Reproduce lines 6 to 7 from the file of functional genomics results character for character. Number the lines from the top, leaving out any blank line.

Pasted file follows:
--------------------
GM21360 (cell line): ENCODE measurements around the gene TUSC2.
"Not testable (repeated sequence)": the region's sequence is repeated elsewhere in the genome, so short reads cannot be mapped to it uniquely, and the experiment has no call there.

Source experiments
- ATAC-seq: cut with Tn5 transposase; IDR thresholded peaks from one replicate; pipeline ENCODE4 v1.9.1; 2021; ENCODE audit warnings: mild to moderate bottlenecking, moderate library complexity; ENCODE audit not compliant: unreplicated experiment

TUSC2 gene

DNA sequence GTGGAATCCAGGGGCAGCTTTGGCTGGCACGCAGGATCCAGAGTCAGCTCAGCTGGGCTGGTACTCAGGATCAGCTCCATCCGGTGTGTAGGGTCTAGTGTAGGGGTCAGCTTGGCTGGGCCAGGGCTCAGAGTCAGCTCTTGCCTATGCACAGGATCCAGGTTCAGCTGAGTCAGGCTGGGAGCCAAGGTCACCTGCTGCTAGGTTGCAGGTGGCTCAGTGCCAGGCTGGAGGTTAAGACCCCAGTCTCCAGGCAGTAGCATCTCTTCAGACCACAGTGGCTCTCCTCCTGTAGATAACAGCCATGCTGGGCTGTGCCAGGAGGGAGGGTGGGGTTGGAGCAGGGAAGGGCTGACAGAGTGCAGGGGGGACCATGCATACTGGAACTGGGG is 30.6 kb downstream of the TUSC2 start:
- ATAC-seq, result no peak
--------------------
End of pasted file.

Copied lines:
DNA sequence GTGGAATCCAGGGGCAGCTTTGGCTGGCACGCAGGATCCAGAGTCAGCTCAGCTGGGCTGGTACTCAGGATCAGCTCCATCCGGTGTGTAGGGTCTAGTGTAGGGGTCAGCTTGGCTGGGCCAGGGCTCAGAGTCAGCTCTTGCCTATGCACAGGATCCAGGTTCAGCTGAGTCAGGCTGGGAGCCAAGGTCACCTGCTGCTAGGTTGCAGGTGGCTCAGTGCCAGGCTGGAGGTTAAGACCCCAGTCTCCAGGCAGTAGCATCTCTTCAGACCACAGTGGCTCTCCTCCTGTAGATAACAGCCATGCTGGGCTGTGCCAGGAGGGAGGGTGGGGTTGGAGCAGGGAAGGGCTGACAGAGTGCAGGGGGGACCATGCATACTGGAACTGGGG is 30.6 kb downstream of the TUSC2 start:
- ATAC-seq, result no peak